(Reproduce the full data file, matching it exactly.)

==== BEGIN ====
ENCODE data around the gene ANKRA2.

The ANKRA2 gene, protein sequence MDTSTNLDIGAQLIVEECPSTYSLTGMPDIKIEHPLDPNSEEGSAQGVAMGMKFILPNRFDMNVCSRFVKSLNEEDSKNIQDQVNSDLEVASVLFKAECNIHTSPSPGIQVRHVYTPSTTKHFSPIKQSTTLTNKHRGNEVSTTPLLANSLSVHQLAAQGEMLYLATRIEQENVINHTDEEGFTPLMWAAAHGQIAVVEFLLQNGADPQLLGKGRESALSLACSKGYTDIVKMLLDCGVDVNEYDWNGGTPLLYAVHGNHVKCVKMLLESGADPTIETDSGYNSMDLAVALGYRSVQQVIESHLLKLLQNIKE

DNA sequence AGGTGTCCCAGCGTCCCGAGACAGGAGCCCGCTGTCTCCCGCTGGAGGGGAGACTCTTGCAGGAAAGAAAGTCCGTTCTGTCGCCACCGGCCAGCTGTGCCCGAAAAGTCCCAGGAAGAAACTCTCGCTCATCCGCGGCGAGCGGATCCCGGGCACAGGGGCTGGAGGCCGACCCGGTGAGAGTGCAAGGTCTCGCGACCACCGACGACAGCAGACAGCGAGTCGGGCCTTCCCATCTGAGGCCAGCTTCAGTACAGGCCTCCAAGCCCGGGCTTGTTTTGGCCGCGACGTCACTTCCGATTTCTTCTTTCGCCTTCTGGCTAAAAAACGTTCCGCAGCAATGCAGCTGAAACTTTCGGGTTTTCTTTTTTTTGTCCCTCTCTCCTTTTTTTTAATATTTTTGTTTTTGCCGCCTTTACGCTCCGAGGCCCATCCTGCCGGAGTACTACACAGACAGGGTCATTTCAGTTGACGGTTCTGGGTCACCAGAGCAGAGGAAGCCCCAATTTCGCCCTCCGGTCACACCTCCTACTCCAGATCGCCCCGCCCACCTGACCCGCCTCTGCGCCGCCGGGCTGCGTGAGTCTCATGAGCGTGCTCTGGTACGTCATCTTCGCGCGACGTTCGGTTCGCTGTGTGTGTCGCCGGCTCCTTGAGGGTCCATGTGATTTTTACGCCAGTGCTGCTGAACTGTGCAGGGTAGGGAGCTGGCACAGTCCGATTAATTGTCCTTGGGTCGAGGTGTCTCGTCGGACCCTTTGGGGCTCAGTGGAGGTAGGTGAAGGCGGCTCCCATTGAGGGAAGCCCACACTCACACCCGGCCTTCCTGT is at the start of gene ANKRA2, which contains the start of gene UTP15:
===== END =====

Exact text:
ENCODE data around the gene ANKRA2.

The ANKRA2 gene, protein sequence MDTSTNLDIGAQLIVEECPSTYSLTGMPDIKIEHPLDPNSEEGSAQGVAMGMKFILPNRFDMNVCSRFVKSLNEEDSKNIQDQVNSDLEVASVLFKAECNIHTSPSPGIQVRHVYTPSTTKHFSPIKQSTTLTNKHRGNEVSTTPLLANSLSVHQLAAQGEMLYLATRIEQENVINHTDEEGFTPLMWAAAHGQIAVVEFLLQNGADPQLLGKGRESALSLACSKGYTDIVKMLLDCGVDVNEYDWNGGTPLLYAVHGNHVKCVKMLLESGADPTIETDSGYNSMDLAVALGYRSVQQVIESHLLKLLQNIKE

DNA sequence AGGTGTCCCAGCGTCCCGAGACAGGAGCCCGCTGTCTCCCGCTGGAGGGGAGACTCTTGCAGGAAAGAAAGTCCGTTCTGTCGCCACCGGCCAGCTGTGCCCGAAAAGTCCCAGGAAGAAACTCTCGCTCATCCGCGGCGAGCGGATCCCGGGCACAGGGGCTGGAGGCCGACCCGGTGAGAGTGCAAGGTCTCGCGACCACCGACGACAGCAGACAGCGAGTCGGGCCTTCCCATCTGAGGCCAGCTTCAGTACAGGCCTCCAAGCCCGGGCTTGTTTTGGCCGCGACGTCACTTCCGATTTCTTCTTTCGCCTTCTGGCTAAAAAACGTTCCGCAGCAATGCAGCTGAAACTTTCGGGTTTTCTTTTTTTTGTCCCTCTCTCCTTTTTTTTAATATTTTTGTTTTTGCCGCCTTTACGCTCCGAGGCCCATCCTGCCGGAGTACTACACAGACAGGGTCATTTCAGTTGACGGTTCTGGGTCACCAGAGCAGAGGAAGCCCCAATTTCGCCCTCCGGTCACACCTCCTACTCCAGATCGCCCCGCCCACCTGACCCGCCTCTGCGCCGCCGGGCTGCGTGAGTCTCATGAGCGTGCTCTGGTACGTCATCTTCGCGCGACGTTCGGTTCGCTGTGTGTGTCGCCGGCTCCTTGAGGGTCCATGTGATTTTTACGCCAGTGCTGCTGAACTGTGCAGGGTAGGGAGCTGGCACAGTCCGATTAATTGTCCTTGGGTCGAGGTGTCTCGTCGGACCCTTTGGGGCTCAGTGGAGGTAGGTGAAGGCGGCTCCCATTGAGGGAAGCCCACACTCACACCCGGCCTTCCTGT is at the start of gene ANKRA2, which contains the start of gene UTP15: